Photographs from the Arab World.
Edited by Wim Melis. Essays by Michket Krifa, Negar Azimi, Issam Nassar, Isolde Brielmaier, Issa Touma, Peter Lewis and Sherifa Zuhur.
Aperture, New York, 2005. 268 pp., 168 color and 132 duotone illustrations, 9x9".
In an essay here, cultural critic and curator Negar Azimi articulates a singular problem of being a photographer in the Arab Middle East. 'Taswir' (or picture making), according to many Arab scholars, is prohibited by Muslim law, thus the 'notorious adage 'mamnous el taswir' (forbidden to photograph) . . . Exists in ubiquitous fashion, seemingly at every turn of the photographer’s visual field.' Keeping that in mind makes this unprecedented and multifaceted view of the Arab world as seen through the eyes of 56 Arab and Western photographers, the only current survey of its kind, an especially stimulating collection.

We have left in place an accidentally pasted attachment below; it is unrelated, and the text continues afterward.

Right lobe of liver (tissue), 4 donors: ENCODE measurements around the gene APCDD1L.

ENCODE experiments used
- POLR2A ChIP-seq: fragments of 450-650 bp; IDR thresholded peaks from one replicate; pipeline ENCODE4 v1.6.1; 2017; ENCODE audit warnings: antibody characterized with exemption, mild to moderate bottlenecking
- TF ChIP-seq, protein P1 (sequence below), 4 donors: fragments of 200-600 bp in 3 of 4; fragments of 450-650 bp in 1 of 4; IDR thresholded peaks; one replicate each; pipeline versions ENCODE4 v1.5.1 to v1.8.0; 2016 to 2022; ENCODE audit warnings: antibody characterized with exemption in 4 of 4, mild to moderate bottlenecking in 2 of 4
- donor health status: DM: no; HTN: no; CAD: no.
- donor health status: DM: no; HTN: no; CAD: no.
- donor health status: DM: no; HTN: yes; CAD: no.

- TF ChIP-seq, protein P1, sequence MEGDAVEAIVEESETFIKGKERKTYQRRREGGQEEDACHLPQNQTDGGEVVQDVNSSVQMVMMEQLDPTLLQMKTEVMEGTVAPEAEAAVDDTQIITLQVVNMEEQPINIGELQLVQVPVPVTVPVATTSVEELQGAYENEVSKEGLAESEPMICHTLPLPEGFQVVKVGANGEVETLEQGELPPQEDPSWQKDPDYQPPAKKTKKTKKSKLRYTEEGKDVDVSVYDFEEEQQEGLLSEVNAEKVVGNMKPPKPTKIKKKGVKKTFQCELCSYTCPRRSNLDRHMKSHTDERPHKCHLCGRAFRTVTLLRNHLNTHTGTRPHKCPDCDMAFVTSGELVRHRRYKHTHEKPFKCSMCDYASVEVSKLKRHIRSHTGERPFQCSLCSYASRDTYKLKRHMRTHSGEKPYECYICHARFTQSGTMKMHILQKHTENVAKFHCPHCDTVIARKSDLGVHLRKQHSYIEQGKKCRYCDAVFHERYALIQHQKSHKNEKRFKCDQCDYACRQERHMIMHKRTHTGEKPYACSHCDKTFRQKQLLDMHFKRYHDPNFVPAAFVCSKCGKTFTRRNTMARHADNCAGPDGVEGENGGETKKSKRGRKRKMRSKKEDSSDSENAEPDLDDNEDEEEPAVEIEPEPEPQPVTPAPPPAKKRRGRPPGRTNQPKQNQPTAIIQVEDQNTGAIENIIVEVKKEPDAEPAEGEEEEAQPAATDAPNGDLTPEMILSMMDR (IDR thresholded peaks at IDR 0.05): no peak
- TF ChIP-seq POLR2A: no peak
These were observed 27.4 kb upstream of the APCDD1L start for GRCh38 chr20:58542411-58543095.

Western readers will be introduced to multiple generations of photographers (male and female) previously little known outside the Middle East. Originally assembled for the highly acclaimed exhibition Nazar at the Noorderlicht Festival in the Netherlands, these pictures comprise the largest compilation of Arab photographs ever exhibited in the West. Covering both documentary and fine art photography and ranging from North Africa to Lebanon and Palestine, from Iraq to Syria and Saudia Arabia, this book will open an often shuttered world. For example, Nadia Benchallal, who has assisted Annie Liebowitz and Arthur Elgort, offers black-and-white portraits of people who straddle Algerian-French culture, and Randa Shaath has recorded, from her high-rise apartment in Cairo, the lives of a shadow society of rooftop dwellers in the city. Nazar, which means 'seeing, insight, reflection' in Arabic, challenges preconceptions and reveals a complexity of Arab life not glimpsed on the nightly news.
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